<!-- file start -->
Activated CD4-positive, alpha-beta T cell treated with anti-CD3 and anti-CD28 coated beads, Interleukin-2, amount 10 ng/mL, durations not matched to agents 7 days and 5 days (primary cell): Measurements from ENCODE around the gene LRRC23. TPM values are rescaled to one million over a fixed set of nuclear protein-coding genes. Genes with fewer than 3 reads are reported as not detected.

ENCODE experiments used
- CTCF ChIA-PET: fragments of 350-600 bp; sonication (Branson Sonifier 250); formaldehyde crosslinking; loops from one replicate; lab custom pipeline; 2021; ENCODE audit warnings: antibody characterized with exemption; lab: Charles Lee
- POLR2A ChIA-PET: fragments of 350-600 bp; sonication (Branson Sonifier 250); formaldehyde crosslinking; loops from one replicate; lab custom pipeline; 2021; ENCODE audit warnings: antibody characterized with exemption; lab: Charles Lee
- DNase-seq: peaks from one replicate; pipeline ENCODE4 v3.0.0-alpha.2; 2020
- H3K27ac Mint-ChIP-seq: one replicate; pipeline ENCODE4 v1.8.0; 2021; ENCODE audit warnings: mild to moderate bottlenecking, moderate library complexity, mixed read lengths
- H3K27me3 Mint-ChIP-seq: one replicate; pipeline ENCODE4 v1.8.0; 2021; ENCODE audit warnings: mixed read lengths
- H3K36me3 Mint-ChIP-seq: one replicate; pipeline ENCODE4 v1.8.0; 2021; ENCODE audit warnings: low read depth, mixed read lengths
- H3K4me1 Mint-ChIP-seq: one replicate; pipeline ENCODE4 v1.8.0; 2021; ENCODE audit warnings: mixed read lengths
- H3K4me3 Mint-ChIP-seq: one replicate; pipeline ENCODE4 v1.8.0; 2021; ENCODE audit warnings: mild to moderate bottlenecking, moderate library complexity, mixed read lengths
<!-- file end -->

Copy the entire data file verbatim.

Activated CD4-positive, alpha-beta T cell treated with anti-CD3 and anti-CD28 coated beads, Interleukin-2, amount 10 ng/mL, durations not matched to agents 7 days and 5 days (primary cell): Measurements from ENCODE around the gene LRRC23. TPM values are rescaled to one million over a fixed set of nuclear protein-coding genes. Genes with fewer than 3 reads are reported as not detected.

ENCODE experiments used
- CTCF ChIA-PET: fragments of 350-600 bp; sonication (Branson Sonifier 250); formaldehyde crosslinking; loops from one replicate; lab custom pipeline; 2021; ENCODE audit warnings: antibody characterized with exemption; lab: Charles Lee
- POLR2A ChIA-PET: fragments of 350-600 bp; sonication (Branson Sonifier 250); formaldehyde crosslinking; loops from one replicate; lab custom pipeline; 2021; ENCODE audit warnings: antibody characterized with exemption; lab: Charles Lee
- DNase-seq: peaks from one replicate; pipeline ENCODE4 v3.0.0-alpha.2; 2020
- H3K27ac Mint-ChIP-seq: one replicate; pipeline ENCODE4 v1.8.0; 2021; ENCODE audit warnings: mild to moderate bottlenecking, moderate library complexity, mixed read lengths
- H3K27me3 Mint-ChIP-seq: one replicate; pipeline ENCODE4 v1.8.0; 2021; ENCODE audit warnings: mixed read lengths
- H3K36me3 Mint-ChIP-seq: one replicate; pipeline ENCODE4 v1.8.0; 2021; ENCODE audit warnings: low read depth, mixed read lengths
- H3K4me1 Mint-ChIP-seq: one replicate; pipeline ENCODE4 v1.8.0; 2021; ENCODE audit warnings: mixed read lengths
- H3K4me3 Mint-ChIP-seq: one replicate; pipeline ENCODE4 v1.8.0; 2021; ENCODE audit warnings: mild to moderate bottlenecking, moderate library complexity, mixed read lengths